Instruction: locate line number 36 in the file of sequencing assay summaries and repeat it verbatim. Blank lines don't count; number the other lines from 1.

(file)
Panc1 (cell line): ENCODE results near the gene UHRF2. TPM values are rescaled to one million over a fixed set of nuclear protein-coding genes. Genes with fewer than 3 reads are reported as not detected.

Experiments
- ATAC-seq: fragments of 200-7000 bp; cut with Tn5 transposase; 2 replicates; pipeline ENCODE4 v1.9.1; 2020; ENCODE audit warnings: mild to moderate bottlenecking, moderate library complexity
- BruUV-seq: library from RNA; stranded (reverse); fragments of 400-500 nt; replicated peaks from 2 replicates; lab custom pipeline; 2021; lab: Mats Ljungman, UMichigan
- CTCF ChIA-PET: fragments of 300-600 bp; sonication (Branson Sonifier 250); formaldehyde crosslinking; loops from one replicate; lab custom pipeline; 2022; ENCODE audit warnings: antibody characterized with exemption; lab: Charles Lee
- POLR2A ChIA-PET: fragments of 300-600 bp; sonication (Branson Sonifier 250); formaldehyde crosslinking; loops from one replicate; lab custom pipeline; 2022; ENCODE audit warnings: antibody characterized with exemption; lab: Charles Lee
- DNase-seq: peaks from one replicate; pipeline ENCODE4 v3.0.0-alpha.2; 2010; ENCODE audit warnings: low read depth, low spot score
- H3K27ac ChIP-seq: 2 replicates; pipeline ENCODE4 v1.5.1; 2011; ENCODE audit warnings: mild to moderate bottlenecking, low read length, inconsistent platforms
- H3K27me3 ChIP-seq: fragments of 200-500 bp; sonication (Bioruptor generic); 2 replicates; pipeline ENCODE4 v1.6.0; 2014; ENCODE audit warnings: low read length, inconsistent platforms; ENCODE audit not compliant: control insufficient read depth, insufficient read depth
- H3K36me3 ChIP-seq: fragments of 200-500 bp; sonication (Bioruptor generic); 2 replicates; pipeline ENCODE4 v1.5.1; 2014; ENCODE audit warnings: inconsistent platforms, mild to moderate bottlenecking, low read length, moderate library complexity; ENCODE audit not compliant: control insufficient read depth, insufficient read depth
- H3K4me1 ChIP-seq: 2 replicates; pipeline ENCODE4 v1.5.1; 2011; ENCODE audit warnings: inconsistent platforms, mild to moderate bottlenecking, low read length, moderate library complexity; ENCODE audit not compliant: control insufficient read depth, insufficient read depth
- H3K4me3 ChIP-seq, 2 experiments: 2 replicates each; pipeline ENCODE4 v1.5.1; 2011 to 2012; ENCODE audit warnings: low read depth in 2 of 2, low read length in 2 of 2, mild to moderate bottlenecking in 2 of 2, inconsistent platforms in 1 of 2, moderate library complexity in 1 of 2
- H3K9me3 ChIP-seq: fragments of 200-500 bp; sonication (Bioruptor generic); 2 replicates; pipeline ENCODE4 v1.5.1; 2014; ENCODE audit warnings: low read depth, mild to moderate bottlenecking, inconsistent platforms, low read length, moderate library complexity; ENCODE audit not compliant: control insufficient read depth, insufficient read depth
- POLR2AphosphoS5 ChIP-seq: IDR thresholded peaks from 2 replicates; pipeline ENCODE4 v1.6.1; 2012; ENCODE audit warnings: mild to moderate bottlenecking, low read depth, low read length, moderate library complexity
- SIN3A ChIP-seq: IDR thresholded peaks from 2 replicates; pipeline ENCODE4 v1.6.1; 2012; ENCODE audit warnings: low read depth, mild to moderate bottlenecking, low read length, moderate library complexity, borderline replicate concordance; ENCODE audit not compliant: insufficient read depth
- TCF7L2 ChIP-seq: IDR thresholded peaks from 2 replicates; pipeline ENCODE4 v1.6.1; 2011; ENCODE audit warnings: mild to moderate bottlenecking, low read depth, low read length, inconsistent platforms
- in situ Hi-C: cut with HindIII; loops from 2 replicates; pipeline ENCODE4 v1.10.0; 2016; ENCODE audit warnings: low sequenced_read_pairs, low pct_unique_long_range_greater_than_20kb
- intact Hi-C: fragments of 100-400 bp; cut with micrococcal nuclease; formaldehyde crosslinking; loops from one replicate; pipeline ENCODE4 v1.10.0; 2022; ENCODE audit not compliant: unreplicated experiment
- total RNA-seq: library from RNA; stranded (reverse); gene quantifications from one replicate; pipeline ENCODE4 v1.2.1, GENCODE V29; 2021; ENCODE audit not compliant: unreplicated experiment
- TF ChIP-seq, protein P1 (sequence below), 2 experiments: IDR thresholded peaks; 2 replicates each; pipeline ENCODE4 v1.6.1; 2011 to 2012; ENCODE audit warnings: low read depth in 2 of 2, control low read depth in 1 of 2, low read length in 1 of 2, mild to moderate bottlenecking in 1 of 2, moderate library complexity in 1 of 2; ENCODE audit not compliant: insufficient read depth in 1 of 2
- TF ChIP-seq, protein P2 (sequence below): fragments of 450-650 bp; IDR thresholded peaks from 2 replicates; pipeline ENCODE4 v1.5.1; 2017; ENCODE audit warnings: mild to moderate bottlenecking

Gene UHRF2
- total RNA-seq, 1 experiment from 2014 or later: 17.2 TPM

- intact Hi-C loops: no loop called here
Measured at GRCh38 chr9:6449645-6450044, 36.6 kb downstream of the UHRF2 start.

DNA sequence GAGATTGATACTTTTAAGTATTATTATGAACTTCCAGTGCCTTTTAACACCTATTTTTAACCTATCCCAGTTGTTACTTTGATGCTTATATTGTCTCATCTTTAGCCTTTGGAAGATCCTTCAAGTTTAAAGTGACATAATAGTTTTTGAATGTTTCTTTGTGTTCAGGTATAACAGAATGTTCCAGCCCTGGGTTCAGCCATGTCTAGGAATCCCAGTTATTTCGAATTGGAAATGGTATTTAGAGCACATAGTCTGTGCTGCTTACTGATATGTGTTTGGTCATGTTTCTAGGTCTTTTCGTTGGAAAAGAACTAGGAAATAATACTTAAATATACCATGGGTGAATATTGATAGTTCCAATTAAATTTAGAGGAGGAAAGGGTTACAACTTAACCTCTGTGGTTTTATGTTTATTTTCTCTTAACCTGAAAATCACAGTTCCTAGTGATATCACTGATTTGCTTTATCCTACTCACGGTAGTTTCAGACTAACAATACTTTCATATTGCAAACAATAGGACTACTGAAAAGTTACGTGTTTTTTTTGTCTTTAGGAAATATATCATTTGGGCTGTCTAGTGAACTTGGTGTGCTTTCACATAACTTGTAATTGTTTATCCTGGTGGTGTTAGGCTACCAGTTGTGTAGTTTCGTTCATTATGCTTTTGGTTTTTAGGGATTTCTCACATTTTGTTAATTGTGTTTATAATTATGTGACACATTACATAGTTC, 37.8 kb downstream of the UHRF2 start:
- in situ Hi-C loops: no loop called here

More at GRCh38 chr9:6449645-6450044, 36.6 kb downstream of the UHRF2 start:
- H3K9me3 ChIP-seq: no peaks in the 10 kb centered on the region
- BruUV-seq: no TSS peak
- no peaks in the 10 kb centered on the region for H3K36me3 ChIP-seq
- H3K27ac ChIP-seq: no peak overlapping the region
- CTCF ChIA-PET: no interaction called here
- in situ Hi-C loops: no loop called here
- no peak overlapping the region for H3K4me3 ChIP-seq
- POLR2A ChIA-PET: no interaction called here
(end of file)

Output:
- POLR2A ChIA-PET: no interaction called here